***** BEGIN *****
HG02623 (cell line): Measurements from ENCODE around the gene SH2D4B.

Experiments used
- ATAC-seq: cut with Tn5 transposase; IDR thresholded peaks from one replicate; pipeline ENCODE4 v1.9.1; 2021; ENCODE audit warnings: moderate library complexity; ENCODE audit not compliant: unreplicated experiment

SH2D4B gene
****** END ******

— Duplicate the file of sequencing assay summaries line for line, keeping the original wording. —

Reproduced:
HG02623 (cell line): Measurements from ENCODE around the gene SH2D4B.

Experiments used
- ATAC-seq: cut with Tn5 transposase; IDR thresholded peaks from one replicate; pipeline ENCODE4 v1.9.1; 2021; ENCODE audit warnings: moderate library complexity; ENCODE audit not compliant: unreplicated experiment

SH2D4B gene